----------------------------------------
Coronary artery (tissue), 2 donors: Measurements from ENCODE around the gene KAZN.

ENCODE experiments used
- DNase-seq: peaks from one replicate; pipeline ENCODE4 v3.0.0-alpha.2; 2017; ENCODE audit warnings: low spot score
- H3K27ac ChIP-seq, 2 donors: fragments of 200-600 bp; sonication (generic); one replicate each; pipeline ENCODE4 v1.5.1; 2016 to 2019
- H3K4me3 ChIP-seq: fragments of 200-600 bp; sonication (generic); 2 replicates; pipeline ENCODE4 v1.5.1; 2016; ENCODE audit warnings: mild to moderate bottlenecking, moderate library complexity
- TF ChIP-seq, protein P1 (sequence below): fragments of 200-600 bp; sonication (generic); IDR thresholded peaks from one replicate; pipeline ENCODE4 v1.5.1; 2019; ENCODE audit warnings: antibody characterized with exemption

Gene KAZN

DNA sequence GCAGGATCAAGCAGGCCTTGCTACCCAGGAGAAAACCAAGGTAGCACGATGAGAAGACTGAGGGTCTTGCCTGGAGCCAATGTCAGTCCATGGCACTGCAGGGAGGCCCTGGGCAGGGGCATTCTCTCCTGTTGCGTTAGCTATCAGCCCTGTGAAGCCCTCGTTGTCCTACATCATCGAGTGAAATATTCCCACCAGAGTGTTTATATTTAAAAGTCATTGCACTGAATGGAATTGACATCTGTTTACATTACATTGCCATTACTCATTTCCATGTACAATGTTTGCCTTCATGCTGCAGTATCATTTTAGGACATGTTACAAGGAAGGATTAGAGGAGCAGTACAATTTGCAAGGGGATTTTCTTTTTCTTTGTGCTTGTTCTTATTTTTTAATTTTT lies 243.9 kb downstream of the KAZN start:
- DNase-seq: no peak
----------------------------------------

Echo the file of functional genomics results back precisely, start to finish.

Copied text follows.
Coronary artery (tissue), 2 donors: Measurements from ENCODE around the gene KAZN.

ENCODE experiments used
- DNase-seq: peaks from one replicate; pipeline ENCODE4 v3.0.0-alpha.2; 2017; ENCODE audit warnings: low spot score
- H3K27ac ChIP-seq, 2 donors: fragments of 200-600 bp; sonication (generic); one replicate each; pipeline ENCODE4 v1.5.1; 2016 to 2019
- H3K4me3 ChIP-seq: fragments of 200-600 bp; sonication (generic); 2 replicates; pipeline ENCODE4 v1.5.1; 2016; ENCODE audit warnings: mild to moderate bottlenecking, moderate library complexity
- TF ChIP-seq, protein P1 (sequence below): fragments of 200-600 bp; sonication (generic); IDR thresholded peaks from one replicate; pipeline ENCODE4 v1.5.1; 2019; ENCODE audit warnings: antibody characterized with exemption

Gene KAZN

DNA sequence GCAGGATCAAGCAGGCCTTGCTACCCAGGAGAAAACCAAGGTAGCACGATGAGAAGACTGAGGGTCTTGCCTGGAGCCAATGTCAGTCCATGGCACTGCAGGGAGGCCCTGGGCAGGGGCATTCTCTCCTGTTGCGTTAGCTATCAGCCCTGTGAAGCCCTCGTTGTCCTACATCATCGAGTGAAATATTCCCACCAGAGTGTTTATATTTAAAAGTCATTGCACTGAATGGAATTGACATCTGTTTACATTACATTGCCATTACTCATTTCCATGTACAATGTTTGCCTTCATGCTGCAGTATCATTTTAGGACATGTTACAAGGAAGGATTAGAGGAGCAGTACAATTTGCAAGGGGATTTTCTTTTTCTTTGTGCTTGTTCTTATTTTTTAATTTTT lies 243.9 kb downstream of the KAZN start:
- DNase-seq: no peak